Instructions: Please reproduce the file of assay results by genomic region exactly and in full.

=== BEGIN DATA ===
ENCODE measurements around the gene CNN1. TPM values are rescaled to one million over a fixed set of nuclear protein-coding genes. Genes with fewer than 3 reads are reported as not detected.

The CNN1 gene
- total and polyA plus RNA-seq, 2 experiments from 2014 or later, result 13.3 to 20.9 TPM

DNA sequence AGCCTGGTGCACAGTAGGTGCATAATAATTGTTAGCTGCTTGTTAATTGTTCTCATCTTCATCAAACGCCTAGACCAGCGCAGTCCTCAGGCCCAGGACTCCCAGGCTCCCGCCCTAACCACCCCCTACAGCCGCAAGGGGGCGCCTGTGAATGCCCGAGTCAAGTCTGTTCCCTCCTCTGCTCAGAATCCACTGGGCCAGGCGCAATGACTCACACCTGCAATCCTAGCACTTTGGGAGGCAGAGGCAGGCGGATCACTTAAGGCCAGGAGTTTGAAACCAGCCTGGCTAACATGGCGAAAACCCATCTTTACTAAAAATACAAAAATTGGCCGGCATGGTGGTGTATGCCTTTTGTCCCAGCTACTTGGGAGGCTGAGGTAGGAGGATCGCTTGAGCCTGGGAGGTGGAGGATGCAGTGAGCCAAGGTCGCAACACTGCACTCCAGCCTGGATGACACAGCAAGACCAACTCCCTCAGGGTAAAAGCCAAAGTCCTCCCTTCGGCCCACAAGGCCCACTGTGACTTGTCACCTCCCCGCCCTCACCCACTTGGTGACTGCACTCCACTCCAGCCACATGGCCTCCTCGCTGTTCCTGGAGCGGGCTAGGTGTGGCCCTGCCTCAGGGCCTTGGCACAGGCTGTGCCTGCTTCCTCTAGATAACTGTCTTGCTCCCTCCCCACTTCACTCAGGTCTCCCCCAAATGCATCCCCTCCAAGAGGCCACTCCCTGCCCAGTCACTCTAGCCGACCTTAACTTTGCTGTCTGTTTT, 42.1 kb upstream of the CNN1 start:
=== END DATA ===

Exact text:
ENCODE measurements around the gene CNN1. TPM values are rescaled to one million over a fixed set of nuclear protein-coding genes. Genes with fewer than 3 reads are reported as not detected.

The CNN1 gene
- total and polyA plus RNA-seq, 2 experiments from 2014 or later, result 13.3 to 20.9 TPM

DNA sequence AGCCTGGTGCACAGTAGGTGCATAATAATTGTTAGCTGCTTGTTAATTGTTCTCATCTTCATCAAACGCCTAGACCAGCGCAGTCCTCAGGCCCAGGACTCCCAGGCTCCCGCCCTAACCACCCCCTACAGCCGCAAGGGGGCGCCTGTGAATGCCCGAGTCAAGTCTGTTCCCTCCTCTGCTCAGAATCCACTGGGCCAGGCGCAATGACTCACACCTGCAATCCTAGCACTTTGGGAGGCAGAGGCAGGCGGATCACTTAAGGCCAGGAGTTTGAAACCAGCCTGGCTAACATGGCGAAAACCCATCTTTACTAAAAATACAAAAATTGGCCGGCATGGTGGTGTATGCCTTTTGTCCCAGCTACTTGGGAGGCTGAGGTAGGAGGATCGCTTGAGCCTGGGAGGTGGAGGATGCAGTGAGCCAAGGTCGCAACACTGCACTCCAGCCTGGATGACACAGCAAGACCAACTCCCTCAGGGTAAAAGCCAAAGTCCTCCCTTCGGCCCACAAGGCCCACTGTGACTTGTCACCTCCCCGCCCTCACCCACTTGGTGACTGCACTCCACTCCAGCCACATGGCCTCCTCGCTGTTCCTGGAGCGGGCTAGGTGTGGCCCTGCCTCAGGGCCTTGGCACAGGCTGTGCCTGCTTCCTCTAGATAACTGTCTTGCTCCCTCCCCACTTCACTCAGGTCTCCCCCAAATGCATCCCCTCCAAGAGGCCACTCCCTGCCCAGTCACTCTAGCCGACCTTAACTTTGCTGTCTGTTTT, 42.1 kb upstream of the CNN1 start: